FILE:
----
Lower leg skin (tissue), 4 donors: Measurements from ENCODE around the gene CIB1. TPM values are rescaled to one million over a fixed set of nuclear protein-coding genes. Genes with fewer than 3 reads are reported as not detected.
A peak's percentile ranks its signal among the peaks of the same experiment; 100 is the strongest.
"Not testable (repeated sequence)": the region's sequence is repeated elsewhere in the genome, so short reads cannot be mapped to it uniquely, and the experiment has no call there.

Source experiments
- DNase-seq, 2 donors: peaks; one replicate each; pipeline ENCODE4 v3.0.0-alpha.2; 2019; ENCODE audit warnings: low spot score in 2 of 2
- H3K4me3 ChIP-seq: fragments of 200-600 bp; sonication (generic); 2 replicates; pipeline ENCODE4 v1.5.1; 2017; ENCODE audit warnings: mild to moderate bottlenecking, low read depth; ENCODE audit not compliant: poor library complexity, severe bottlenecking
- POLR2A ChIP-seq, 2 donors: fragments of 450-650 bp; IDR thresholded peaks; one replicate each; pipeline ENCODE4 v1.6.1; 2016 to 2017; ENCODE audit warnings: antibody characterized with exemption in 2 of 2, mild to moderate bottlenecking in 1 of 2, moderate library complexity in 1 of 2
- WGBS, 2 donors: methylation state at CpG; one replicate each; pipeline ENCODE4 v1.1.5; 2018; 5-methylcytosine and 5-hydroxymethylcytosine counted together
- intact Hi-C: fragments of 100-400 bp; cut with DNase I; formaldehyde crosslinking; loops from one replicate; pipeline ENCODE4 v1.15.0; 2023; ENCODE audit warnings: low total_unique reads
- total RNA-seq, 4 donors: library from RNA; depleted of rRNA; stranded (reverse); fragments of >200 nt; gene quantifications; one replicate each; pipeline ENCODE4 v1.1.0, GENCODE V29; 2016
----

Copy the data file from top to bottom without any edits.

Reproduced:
Lower leg skin (tissue), 4 donors: Measurements from ENCODE around the gene CIB1. TPM values are rescaled to one million over a fixed set of nuclear protein-coding genes. Genes with fewer than 3 reads are reported as not detected.
A peak's percentile ranks its signal among the peaks of the same experiment; 100 is the strongest.
"Not testable (repeated sequence)": the region's sequence is repeated elsewhere in the genome, so short reads cannot be mapped to it uniquely, and the experiment has no call there.

Source experiments
- DNase-seq, 2 donors: peaks; one replicate each; pipeline ENCODE4 v3.0.0-alpha.2; 2019; ENCODE audit warnings: low spot score in 2 of 2
- H3K4me3 ChIP-seq: fragments of 200-600 bp; sonication (generic); 2 replicates; pipeline ENCODE4 v1.5.1; 2017; ENCODE audit warnings: mild to moderate bottlenecking, low read depth; ENCODE audit not compliant: poor library complexity, severe bottlenecking
- POLR2A ChIP-seq, 2 donors: fragments of 450-650 bp; IDR thresholded peaks; one replicate each; pipeline ENCODE4 v1.6.1; 2016 to 2017; ENCODE audit warnings: antibody characterized with exemption in 2 of 2, mild to moderate bottlenecking in 1 of 2, moderate library complexity in 1 of 2
- WGBS, 2 donors: methylation state at CpG; one replicate each; pipeline ENCODE4 v1.1.5; 2018; 5-methylcytosine and 5-hydroxymethylcytosine counted together
- intact Hi-C: fragments of 100-400 bp; cut with DNase I; formaldehyde crosslinking; loops from one replicate; pipeline ENCODE4 v1.15.0; 2023; ENCODE audit warnings: low total_unique reads
- total RNA-seq, 4 donors: library from RNA; depleted of rRNA; stranded (reverse); fragments of >200 nt; gene quantifications; one replicate each; pipeline ENCODE4 v1.1.0, GENCODE V29; 2016